Egypt’s media regulator demanded Wednesday that Netflix and other steaming services adhere to this majority Muslim county’s “societal values” — a veiled reference to programs featuring members of the LGBTQ community.
The statement came a day after Gulf Arab countries asked Netflix to remove “offensive content” on the streaming service, apparently targeting programs that show gays and lesbians.
According to the Egyptian government’s statement, streaming services should comply with “societal principles and values of the country” they are streaming in. The statement called for them to undertake “necessary measures if they air content contradicting values of the society.”
The statement by the Supreme Council for Media Regulation did not elaborate. Later Wednesday, Netflix, based in Los Gatos, California, declined an Associated Press request for a comment.
Homosexuality is highly taboo in Egypt, where a 2013 survey by the Pew Research Center found that 95% of those polled said it should be “rejected by society.”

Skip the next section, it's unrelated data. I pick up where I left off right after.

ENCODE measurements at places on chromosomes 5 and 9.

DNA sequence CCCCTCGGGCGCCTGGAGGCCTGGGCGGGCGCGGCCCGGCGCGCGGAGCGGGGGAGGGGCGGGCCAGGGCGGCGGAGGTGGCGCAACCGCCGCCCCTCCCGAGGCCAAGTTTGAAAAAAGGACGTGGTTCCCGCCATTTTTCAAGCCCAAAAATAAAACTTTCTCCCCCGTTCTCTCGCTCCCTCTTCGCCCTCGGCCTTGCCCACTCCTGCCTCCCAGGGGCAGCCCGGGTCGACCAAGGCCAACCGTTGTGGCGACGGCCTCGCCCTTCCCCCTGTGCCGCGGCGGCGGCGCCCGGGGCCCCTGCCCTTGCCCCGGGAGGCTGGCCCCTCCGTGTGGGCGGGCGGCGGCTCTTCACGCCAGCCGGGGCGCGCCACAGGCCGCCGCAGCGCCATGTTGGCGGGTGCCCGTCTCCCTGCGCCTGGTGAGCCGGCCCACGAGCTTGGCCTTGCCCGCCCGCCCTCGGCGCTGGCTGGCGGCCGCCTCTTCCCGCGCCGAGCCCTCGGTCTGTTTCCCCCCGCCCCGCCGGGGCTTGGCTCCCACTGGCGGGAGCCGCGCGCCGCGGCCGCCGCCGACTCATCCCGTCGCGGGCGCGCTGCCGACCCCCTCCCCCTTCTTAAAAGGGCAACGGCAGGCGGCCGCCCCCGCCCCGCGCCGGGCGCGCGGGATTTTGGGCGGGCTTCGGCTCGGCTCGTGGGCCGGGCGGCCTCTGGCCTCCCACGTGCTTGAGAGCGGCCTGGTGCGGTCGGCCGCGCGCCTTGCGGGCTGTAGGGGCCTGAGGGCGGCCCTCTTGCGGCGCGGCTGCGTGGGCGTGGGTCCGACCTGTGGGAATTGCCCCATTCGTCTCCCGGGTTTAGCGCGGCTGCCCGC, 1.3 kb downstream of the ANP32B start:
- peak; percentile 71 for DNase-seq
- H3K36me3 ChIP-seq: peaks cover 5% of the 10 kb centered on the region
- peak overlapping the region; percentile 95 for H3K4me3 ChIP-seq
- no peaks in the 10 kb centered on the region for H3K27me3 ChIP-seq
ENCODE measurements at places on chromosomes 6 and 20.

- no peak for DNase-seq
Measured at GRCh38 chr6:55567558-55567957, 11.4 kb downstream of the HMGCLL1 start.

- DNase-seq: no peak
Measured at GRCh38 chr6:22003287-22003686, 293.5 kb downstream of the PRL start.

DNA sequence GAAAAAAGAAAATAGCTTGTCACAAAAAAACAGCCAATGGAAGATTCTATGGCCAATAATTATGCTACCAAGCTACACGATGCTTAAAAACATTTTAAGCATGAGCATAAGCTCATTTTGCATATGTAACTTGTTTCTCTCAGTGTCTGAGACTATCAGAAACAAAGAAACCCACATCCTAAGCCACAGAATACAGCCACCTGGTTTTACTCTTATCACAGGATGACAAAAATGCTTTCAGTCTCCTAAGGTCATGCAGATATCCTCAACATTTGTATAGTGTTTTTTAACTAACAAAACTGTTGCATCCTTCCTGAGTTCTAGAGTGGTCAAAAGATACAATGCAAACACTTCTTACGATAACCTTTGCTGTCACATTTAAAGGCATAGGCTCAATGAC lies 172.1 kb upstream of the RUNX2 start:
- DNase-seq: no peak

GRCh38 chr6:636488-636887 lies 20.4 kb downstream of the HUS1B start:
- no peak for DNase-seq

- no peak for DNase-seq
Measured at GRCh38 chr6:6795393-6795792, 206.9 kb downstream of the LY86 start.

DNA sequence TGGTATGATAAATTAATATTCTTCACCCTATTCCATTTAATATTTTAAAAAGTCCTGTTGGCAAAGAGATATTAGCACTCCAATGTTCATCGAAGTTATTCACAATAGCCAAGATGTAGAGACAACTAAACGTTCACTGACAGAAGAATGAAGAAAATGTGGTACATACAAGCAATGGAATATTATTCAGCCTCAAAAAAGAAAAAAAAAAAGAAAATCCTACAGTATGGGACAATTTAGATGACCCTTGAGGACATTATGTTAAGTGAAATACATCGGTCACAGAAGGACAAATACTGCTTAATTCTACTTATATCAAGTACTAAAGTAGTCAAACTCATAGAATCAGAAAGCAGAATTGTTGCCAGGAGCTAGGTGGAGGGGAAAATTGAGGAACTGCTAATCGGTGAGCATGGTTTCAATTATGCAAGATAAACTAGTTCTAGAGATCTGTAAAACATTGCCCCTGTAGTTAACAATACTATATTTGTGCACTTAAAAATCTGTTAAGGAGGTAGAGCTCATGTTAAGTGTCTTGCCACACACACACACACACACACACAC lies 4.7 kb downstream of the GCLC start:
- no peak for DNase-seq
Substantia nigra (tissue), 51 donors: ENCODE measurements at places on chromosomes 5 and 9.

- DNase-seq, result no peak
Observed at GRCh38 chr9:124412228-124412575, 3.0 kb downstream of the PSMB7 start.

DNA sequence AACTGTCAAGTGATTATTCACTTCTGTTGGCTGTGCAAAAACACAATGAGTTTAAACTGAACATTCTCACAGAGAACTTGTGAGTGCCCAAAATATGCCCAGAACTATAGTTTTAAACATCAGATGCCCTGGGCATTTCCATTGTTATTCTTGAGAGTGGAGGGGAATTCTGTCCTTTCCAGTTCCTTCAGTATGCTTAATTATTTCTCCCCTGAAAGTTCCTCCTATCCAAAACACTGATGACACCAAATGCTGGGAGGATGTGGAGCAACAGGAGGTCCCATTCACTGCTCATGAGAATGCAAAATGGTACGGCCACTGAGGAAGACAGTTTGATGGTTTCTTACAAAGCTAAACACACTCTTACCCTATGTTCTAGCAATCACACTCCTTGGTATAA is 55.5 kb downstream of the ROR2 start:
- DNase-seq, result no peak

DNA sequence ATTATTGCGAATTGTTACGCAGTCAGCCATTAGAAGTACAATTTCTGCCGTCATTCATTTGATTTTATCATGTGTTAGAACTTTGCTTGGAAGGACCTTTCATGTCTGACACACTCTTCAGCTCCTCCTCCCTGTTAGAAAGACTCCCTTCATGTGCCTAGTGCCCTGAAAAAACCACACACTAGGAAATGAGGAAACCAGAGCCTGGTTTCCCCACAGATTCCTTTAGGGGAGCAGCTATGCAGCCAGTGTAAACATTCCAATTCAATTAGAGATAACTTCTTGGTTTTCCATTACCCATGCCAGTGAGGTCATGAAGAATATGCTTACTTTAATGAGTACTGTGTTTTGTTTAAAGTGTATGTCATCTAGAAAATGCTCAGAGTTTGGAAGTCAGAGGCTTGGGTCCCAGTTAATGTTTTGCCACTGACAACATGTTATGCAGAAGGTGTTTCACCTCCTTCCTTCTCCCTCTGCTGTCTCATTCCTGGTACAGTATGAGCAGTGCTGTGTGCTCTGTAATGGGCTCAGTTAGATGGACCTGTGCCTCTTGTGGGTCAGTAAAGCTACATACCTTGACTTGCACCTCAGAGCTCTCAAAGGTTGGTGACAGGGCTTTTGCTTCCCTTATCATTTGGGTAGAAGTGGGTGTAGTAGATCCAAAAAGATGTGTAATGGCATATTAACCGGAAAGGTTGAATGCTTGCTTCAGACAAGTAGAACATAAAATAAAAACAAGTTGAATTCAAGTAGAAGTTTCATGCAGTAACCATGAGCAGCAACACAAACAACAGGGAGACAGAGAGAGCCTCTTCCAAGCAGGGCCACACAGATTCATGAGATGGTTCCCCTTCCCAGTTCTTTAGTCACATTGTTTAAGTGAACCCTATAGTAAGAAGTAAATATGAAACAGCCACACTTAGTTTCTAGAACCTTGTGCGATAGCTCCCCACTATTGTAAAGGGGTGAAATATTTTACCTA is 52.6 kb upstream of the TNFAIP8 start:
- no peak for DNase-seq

Though it is not explicitly prohibited by law, members of the LGBTQ community are often prosecuted under charges of “immorality” and “debauchery.” Authorities regularly arrest gay men, with large police raids on private parties or locations such as public baths, restaurants, and bars.
Egypt’s movie industry, long celebrated in the Mideast, also bans films and programs from featuring gays and lesbians.
In June, countries in the Muslim world banned the public showing of Disney’s latest animated film “Lightyear” which has a brief moment showing two lesbian characters kissing. After that, the company’s Disney+ streaming service said its “content available should align with local regulatory requirements” in Gulf Arab countries.
In January, the first Arabic Netflix movie, “No Dearer Friends,” sparked controversy, with critics claiming it was a threat to family and religious values, encouraged homosexuality and that it was allegedly unfit for Arab societies. At least one lawmaker, Mostafa Bakry, called for Netflix to be banned in Egypt.
The film contains scenes unprecedented for audiences in the country: an Egyptian wife discreetly slips off her black, lacy underwear from under her clothes before heading out for dinner; a man reveals that he is gay, and a Lebanese father tells his teenage daughter she is free to choose whether to have sex with her boyfriend despite his reservations.